An array of 60 different flags decorated Plaza Vaquero Tuesday to exhibit the various nations represented among GCC’s student population, and to promote International Education Week 2002.
According to Dr. Philip Kamara-Kay, counselor and professor of international/cultural studies at GCC, the event can be described as one week in the year to praise international education.
“Our intent,” said Kamara-Kay, “was to highlight the value of international education.”
The event, sponsored by the United States Department of Education, included opening remarks from Kamara-Kay, speeches by Dr. Jewel Price, dean of student services, and ASGCC President Antonino Patti, as well as student testimonies on the value of international education.
“‘International education promotes a greater understanding of students among other nations,'” said Kamara-Kay quoting a release from President George W. Bush.
The third annual event not only sought to recognize international students studying here in the U.S., but to recognize students studying in other nations as well through study abroad programs.
According to Kamara-Kay, the impact of international education is tremendous.
“The only way we can promote peace and a healthy environment is through education,” said Kamara-Kay. “These [international students] are your future ambassadors and world leaders.”
Price also praise the work of such international students as former ASGCC President Dimitrios Sinodinos, who was from Greece.
Sinodinos went on to graduate from Cal State Northridge and is now an intern in Rep. Adam Schiff’s Glendale office.
“These students are doing great things,” said Price.
The student testimonies included that of international student Sebastian Beck from Chile, who described his experience here as “nothing but good.”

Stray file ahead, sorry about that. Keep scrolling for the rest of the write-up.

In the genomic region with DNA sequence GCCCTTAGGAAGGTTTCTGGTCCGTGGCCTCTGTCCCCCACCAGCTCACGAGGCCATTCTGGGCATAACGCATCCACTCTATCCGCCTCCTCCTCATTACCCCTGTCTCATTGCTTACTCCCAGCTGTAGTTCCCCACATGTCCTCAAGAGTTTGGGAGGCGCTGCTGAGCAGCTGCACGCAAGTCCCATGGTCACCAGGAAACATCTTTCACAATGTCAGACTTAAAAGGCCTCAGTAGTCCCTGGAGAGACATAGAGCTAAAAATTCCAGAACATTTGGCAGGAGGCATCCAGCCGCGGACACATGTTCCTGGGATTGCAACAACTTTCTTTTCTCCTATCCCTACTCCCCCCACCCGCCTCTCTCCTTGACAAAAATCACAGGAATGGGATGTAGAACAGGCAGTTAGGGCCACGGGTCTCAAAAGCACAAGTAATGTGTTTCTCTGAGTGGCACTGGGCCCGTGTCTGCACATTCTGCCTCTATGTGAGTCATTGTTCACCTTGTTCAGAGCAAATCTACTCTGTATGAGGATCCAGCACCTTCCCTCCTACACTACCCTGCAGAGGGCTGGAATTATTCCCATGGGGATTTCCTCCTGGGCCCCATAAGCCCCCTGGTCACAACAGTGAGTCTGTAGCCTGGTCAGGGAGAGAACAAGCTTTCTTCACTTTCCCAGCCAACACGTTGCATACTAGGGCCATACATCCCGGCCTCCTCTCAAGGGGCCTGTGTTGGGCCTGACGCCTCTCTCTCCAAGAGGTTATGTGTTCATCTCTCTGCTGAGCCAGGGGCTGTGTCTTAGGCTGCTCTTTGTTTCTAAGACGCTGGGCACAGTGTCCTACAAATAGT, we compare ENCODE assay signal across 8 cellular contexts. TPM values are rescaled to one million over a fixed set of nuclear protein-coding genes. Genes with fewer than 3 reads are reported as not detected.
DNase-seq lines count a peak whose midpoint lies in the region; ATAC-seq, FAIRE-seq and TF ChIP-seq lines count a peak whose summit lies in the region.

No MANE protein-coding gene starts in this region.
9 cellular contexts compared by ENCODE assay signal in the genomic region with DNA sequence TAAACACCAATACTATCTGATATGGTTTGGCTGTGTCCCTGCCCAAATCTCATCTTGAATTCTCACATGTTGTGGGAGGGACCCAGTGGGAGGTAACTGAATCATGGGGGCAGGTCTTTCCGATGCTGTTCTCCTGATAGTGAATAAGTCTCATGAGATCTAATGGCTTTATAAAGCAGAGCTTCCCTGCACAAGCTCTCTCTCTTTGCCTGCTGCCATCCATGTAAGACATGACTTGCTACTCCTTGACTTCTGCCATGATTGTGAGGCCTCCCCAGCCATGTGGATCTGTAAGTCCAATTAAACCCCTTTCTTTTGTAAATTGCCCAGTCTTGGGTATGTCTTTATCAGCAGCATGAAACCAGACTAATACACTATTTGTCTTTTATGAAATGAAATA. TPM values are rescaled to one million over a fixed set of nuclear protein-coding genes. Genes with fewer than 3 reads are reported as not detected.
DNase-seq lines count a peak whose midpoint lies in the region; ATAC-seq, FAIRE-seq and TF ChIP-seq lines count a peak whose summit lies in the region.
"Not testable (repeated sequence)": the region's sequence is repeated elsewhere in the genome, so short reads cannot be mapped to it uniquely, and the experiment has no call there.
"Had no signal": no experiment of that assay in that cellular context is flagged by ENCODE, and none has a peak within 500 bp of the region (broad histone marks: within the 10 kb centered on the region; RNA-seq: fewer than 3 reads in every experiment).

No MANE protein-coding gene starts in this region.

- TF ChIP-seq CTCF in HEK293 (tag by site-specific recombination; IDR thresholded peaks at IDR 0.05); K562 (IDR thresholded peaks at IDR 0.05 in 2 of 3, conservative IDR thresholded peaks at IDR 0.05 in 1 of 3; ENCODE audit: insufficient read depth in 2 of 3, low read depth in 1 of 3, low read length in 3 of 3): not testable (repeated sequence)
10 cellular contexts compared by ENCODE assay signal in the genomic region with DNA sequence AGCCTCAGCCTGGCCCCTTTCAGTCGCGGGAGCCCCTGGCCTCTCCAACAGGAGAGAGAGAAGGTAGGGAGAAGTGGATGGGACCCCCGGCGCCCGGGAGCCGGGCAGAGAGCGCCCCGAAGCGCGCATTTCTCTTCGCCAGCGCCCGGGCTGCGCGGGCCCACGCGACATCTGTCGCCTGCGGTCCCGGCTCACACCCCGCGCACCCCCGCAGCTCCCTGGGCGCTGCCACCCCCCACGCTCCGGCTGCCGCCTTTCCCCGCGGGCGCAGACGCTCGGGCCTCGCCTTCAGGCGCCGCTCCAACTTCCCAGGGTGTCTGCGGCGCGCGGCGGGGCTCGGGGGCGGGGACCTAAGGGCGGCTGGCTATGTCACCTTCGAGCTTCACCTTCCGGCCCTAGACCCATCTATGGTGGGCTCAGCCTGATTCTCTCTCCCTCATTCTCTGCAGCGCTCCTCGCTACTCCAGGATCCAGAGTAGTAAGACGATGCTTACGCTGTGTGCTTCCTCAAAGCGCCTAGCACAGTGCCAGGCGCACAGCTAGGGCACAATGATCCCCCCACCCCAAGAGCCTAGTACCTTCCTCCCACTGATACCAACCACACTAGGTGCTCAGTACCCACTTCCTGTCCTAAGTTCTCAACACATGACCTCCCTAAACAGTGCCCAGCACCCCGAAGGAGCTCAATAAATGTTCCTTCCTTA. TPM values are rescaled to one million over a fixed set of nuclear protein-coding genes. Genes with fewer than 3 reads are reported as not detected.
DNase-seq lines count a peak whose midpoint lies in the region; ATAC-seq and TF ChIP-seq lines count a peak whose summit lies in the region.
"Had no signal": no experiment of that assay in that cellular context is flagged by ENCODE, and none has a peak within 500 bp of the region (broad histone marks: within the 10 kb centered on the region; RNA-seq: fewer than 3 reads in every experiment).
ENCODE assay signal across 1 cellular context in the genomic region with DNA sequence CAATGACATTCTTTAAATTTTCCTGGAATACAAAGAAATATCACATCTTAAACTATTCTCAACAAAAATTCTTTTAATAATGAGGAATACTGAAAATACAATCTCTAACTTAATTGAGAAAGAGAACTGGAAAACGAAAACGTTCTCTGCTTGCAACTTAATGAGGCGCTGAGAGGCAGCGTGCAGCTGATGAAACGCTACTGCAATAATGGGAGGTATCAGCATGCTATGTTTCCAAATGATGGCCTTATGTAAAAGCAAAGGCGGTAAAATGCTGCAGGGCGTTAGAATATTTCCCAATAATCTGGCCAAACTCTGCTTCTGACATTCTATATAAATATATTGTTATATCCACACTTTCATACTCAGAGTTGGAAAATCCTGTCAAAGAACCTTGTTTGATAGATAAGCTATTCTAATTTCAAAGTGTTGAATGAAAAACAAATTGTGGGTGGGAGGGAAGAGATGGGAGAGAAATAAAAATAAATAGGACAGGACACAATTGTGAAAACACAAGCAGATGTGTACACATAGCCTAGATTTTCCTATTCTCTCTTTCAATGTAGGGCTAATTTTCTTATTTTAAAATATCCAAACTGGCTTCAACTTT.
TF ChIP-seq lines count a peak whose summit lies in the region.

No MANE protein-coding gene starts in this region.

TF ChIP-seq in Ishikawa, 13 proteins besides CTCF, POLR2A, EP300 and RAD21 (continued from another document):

“I was looking for a better education and experience,” said Beck. He went on to explain that having a degree from here could offer him more opportunities in his home country.
The president of the International Students Club, Henan Joof, who is also an ASGCC senator of administration, told of his experience in leaving his family and friends in France to study in the U.S.
“GCC is very diverse. I wanted to come experience every culture the world can offer,” said Joof.
He has interacted with students from such different parts of the world as Asia, Latin America and Europe.
“From every person I have learned something,” said Joof. “To me, that is what education is – the way to a better life.”
Among other international students, Shant Uhanian, ASGCC vice president of administration, who is from Iran but was raised in Germany, Howard Chang from Taiwan and students from Japan and Russia spoke of their experiences with international education.
“We are in a melting pot of many different cultures, ethnicities and heritages,” said Corinne Sce, a student in Kamara-Kay’s Social Science 134 class on international/intercultural studies.
The class teaches about cultures, how they affect one another and how sometimes they melt into one.
Andrea Whitehead and Leroy Johnson, not foreign students but still a part of the International Students Club here at GCC, promoted the club, letting students know that even “home grown” Americans can benefit from the program.
According to Joof, there are currently about 550 international students at GCC. However, only about 100 of those are actively involved in the International Students Club.